That’s the question Kubrick poses at the end of 2001, with the Star-Child appearing against the blackness of the cosmos, Planet Earth literally rising in his gaze. As symbolized by the Jupiter and hotel monoliths, we face a philosophical void, for there is no intrinsic or self-evident meaning for human existence in a vast and immense universe. All we know is we are one way the universe is aware of itself in a remote part of the Milky Way.
As a space-faring species, what will humans make of themselves in an awe-inspiring universe with unlimited possibility? That’s where the monolith has profound metaphorical meaning. Tall, sleek, and black, the monolith is an icon of awe, wonder, and the cosmic void, yet it’s also a towering blank slate for us to write a new philosophy for the future of the human species. That’s why 2001: A Space Odyssey offers nothing less than the opening for an entire philosophical revolution and secular transformation. As shown in the quote that opens this essay, Kubrick understood this challenge completely.
The Monolith: What Can We Hope For?
With our knowledge of the cosmos, we have the opportunity to become Star-Children and philosophical Ubermensches, to be the artists, scientists, philosophers, and voyagers (not warriors and conquerers) of the cosmos — seeking not merely to survive but peacefully pursue our existential quest in a beautiful and awe-inspiring universe that Kubrick embraced in 2001. That’s why SpaceX and the United States “Space Force” do not represent an enlightened future, but offer merely more of the same old conquest and warrior narratives. That’s a fact and representative of our philosophical challenge. We need to venture into space as a single species—as a united, enlightened, and peaceful planetary civilization. If we truly embrace the philosophy of 2001, then the Star-Child should guide us into space, not Tesla’s Starman or endless Star Wars films.
All of the above is why 2001 is the greatest science-fiction film and a towering work of art and philosophy, offering us a radical vision of hope and possible secular meaning in a majestic and awe-inspiring universe.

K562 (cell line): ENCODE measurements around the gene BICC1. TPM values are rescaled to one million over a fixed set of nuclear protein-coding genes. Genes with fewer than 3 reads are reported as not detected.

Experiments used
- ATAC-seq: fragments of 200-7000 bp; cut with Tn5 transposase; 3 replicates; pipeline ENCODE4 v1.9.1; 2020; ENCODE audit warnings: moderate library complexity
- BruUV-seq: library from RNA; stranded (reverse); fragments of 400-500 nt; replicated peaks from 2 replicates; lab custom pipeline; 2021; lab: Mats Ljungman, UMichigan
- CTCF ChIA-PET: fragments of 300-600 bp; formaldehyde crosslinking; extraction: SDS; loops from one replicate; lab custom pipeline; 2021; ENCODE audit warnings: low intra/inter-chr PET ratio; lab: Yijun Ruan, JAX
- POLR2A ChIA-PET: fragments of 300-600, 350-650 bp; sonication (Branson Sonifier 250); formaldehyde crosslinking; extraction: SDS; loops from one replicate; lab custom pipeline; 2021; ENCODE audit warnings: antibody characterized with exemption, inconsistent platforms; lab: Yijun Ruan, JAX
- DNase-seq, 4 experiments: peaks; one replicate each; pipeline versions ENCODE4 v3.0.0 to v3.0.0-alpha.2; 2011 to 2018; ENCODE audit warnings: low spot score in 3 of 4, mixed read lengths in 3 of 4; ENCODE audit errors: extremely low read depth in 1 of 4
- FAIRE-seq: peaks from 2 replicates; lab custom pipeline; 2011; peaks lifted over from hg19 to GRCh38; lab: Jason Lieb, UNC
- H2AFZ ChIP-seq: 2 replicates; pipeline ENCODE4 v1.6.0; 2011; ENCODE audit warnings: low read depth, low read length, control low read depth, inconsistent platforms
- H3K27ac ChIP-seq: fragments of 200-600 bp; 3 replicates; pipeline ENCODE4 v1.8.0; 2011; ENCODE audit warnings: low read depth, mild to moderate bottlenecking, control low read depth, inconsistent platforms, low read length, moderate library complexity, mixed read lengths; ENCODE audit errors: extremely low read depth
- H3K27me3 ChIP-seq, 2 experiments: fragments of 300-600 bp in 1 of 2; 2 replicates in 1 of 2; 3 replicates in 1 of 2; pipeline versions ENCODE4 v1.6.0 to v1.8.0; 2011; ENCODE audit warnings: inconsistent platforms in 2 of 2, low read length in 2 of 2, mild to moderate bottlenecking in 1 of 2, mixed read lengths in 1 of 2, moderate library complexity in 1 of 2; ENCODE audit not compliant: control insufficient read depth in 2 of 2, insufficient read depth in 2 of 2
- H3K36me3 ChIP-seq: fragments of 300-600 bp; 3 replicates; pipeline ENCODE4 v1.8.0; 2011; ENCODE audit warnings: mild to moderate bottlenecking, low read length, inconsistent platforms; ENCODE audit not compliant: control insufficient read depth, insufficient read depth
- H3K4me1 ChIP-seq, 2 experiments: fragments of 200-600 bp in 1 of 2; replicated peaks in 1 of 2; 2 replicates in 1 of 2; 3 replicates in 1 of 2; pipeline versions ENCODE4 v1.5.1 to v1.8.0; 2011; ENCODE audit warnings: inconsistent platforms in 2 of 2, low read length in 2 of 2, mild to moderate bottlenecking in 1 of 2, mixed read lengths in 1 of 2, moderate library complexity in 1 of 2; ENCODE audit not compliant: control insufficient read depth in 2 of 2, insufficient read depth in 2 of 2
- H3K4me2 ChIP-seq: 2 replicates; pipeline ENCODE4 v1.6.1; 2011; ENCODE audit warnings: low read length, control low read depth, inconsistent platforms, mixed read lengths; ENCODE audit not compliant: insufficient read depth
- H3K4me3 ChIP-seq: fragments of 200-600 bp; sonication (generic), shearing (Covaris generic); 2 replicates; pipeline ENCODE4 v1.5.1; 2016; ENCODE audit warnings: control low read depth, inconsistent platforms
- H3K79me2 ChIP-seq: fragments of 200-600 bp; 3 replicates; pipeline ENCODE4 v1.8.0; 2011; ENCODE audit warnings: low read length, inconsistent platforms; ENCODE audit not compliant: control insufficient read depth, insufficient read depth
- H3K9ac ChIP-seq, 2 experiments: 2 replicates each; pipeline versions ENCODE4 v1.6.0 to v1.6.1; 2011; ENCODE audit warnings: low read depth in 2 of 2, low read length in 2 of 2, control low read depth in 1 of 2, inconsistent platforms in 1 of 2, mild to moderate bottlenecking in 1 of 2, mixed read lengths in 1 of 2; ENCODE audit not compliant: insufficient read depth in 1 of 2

The Subconscious Meaning of the Utah Monolith
More than fifty years after 2001: A Space Odyssey and soon to be twenty years after the year “2001,” we know it’s time to begin developing a new space and secular philosophy for the human species—a philosophy and cosmic narrative that connects us on Earth to the wondrous universe from which we evolved. Endless celebrities and consumption, Facebook and Facetime, Ancient Aliens and Star Wars, strip-mining the moon and terraforming Mars into a suburb of Earth—these do not represent an enlightened philosophy or cosmic narrative, yet that’s what secular society offers in its 24/7 media spectacle, as we wreak havoc on our planet and plan for war in space. The universe as a meaningful and unifying realm is almost completely absent from our planetary narratives, except for the powerful philosophical ideas in the Dark Skies movement.
2001 offers our species a chance for a new beginning in the amazing universe we have discovered. We are one way the universe is aware of itself and we know what needs to be done. The question remains: when are we going to grow up? When are are going to live up to the monolith in 2001? It’s right before our eyes. That’s the subconscious meaning in the fascination and excitement over the Utah monolith.